will generate other addressing forms if they would actually be  used
          by  smail for delivery.  With the -n option, the pathto command will
          print the next-hop host that a particular address would be  sent  to
          (or  it  will  print  ``local''  if  the  address would be delivered
          locally), and it will print the address that smail will give to  the
          next-hop.  The next-hop host and the address are separated by :: and
          some whitespace.

     -t   Announce the name of the transport that would be used in  delivering
          to  an address, if the transport is known.  Local addresses that are
          not resolved using the -d flag will not produce a  tranport  because
          the  specific local transport cannot determined without applying the

     -v   Be verbose, announcing each important state of address resolution as
          it occurs.  The verbose messages are written to standard error.

     The following examples assume the following routing configuration will be
     used to compute path information:

     a.  a list  of  known  local  host  names:   amdahl,  and

     b.  a pathalias(8) database containing the lines:

               amdahl            %s
               glotz             namei!glotz!%s
               kgbvax            name!walldrug!kgbvax!%s
               namei             namei!%s
               nsavax            namei!glotz!nsavax!%s

         where each path will use UUX for delivery.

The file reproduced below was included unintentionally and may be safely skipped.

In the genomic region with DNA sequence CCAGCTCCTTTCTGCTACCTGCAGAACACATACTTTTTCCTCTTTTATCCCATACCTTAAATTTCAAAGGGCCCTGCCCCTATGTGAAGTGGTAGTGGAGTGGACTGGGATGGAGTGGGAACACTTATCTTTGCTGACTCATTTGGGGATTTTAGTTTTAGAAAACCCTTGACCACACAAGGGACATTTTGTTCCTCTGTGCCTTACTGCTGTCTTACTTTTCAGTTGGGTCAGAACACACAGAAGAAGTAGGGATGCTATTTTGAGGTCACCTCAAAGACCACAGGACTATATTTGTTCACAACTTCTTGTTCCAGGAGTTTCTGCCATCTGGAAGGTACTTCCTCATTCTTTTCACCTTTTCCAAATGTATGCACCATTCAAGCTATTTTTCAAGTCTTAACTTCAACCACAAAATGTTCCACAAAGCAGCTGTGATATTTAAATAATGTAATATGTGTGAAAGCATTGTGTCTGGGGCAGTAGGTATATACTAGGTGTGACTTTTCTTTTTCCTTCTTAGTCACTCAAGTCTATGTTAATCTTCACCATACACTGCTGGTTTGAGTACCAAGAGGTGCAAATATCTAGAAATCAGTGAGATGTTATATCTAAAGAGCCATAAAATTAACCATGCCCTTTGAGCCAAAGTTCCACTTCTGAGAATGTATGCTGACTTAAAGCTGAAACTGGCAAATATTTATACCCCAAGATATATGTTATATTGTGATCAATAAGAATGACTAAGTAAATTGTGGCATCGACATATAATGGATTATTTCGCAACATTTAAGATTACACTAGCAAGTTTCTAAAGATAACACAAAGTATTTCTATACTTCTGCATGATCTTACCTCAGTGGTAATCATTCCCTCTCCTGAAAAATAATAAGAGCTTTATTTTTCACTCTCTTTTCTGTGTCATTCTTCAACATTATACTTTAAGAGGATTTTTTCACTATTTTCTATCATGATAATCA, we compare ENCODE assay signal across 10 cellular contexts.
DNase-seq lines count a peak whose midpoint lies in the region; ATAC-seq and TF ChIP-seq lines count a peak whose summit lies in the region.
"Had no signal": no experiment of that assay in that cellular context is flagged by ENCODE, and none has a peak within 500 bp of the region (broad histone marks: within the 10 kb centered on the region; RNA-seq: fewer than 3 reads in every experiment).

c.  a known network connection to the host eek, which is  also  known  as

     d.  domains of the form [number.number.number.number] are  recognized  as
         internet numbers to be delivered using TCP/IP.

     e.  the  path  namei!glotz!nsavax  is  used  as  a  smart-host  path  for
         addresses the localhost cannot route.

     The following commands, in italic, will produce the corresponding output:

          $ uupath nsavax mit-prep
          uupath: no route found to mit-prep

          $ uupath -s mit-prep!rms

          $ pathto

          $ pathto -n @[]
          [] ::

          $ pathto brown@nsavax

     An error message will be written to standard error if there is  a  syntax
     error in an address, or if no path can be found for an address and smart-
     host routing is not being used.  In case of such errors,  these  programs
     return  an  appropriate  exit code from the file /usr/include/sysexits.h;
     e.g., EX_DATAERR or EX_NOHOST.


     /usr/lib/smail/paths          Standard ascii path database.

     /usr/lib/smail/routers        Smail routing configuration.

     smail(8), smail(5), pathalias(8) and pathalias(5).

     Your local site does not always know a correct path to every site.

     Routing is only as  good  as  your  routing  information.   Smail  cannot
     compensate for out-of-date or poorly syncronized databases.

     Copyright(C)1987, 1988 Ronald S. Karr and Landon Curt Noll
     Copyright(C)1992 Ronald S. Karr
     See a file COPYING, distributed with the source code, or type  smail  -bc
     for distribution rights and restrictions associated with this software.